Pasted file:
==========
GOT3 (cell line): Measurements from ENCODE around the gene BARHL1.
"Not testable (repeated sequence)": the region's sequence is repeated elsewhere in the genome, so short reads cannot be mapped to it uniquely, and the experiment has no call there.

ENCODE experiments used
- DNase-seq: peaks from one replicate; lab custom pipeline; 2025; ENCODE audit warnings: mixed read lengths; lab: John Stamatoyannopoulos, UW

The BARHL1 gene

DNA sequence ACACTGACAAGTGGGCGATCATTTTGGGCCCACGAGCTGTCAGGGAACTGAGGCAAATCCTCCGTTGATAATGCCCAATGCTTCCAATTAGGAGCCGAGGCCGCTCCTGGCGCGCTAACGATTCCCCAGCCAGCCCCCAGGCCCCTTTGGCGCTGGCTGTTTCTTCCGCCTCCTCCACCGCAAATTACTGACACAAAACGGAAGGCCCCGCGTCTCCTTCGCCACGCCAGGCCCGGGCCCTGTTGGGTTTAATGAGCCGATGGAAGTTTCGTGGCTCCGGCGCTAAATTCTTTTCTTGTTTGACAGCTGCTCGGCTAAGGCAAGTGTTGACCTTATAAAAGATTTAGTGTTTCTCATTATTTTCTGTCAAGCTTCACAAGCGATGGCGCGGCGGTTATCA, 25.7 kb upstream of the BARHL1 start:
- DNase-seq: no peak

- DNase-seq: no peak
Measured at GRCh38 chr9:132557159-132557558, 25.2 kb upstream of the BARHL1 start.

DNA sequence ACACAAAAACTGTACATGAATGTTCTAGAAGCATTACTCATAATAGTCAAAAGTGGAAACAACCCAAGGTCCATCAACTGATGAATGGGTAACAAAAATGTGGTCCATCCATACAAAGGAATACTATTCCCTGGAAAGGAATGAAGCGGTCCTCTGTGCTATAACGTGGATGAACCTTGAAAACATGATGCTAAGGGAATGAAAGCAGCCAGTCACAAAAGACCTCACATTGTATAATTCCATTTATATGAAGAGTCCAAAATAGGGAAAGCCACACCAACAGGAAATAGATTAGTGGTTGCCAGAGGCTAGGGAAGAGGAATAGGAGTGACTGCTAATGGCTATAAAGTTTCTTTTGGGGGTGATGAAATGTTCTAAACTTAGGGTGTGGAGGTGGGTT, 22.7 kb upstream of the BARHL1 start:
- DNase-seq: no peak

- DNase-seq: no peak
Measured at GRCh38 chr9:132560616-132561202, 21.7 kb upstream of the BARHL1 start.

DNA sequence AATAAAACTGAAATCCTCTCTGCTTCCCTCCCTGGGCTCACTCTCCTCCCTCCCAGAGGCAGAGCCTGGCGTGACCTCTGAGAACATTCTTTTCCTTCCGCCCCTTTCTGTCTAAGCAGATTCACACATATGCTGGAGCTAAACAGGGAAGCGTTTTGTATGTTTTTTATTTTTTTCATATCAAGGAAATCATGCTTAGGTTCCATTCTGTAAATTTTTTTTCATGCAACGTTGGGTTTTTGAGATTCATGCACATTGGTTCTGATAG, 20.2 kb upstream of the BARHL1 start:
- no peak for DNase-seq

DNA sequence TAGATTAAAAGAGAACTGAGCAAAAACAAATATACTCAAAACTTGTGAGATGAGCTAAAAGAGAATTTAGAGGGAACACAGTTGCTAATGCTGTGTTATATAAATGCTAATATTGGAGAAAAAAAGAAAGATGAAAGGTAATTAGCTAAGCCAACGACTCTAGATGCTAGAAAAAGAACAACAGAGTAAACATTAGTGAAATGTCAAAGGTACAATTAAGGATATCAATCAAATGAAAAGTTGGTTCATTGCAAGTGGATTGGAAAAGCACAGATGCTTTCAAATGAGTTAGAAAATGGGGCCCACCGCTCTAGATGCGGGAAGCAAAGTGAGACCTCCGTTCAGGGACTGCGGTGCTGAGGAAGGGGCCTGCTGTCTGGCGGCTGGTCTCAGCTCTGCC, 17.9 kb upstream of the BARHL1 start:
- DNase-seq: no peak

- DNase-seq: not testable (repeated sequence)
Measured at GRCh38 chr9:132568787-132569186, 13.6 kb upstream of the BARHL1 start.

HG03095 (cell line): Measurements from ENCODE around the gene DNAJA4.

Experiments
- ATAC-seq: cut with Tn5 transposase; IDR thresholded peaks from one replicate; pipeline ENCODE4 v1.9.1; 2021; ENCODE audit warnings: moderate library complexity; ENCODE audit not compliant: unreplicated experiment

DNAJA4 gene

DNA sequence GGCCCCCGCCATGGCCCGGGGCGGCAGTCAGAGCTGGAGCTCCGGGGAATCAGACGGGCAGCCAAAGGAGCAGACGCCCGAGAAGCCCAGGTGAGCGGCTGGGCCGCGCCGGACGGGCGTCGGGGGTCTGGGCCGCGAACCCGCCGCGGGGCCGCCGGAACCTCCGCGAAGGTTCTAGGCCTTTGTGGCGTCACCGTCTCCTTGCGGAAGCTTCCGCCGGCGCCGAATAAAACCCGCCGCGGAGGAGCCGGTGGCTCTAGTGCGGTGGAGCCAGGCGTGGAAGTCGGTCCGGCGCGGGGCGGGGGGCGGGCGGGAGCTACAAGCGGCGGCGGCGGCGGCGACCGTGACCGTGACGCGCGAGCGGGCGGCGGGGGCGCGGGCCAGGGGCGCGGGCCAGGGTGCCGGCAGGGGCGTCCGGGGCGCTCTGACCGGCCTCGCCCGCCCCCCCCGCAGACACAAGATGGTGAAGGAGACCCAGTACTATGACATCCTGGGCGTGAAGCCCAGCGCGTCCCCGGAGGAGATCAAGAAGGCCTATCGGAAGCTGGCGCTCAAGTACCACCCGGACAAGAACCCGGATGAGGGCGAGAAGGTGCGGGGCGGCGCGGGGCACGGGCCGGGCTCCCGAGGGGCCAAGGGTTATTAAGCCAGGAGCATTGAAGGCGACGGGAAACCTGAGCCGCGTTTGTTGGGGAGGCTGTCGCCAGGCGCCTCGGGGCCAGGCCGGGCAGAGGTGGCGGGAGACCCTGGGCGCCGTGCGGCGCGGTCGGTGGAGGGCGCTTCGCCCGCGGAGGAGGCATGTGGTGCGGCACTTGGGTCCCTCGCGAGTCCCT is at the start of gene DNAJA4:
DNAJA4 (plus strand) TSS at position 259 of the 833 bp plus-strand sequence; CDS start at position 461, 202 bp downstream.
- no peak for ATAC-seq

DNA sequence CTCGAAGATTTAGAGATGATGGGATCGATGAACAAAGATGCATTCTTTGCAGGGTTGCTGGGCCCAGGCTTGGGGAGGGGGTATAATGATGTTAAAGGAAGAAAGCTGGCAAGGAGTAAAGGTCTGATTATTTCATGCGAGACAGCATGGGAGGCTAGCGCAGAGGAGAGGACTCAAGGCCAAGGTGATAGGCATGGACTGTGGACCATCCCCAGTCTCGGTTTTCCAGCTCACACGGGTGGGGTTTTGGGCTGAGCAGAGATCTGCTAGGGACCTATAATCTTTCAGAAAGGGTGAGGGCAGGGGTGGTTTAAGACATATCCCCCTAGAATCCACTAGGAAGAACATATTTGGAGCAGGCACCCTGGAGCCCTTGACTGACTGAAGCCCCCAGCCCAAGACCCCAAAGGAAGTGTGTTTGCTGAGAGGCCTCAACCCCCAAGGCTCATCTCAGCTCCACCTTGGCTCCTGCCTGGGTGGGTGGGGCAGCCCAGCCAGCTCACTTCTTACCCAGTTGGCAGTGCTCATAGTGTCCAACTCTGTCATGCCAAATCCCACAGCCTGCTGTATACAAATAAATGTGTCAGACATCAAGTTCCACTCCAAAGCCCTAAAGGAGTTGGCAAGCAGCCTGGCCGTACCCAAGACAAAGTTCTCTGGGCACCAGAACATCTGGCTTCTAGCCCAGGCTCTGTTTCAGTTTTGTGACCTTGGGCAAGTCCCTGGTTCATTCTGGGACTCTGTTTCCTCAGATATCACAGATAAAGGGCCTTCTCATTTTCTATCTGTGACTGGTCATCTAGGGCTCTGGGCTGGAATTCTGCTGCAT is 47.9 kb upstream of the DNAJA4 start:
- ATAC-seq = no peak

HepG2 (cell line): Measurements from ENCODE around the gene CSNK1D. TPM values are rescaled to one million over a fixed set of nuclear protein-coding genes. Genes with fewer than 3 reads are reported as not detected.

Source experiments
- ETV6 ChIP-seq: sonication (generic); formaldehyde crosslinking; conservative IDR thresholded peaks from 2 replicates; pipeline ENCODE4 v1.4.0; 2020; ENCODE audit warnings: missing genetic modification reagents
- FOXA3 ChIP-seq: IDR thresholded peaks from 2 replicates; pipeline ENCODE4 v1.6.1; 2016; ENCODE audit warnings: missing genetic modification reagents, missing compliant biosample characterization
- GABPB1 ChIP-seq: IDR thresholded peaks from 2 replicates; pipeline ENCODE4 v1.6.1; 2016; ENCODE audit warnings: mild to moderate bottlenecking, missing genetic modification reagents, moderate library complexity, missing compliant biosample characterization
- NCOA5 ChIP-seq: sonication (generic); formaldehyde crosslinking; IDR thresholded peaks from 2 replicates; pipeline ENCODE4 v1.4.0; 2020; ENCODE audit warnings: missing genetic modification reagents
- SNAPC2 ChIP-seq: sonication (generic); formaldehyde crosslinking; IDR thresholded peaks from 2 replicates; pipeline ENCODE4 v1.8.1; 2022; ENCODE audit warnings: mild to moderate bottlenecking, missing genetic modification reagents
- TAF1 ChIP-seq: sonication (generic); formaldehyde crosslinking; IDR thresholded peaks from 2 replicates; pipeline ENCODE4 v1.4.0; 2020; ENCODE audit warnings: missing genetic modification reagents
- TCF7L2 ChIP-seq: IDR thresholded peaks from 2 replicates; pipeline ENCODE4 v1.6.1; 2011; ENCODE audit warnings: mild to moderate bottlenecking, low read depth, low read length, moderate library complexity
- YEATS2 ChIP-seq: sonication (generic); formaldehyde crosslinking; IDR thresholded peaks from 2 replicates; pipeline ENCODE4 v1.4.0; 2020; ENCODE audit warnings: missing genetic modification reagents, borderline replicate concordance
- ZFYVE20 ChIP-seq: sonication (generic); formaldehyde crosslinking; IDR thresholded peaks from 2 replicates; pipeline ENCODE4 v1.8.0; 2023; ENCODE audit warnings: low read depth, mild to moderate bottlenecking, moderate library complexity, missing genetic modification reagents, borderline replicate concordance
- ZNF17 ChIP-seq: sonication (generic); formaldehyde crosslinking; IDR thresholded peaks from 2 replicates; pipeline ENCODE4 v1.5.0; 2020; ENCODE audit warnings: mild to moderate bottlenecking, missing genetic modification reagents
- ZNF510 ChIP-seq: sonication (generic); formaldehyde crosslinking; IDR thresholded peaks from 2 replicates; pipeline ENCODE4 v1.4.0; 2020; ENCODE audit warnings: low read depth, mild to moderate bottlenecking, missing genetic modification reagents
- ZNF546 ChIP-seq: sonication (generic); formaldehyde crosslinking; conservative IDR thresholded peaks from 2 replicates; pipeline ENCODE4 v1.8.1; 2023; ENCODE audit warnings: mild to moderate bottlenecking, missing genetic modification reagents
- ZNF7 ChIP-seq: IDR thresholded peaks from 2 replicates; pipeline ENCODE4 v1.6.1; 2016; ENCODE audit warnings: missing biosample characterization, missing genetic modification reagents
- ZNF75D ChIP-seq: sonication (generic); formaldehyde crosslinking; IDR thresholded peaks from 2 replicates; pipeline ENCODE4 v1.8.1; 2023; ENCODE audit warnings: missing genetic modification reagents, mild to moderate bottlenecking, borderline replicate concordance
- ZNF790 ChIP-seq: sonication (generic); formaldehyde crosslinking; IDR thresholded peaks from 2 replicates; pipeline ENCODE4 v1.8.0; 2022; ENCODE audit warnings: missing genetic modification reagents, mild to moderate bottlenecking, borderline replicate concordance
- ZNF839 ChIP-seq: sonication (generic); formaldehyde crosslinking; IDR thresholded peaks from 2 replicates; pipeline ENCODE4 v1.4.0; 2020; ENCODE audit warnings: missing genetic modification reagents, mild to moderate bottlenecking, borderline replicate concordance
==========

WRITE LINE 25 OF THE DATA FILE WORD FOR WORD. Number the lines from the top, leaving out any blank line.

DNAJA4 (plus strand) TSS at position 259 of the 833 bp plus-strand sequence; CDS start at position 461, 202 bp downstream.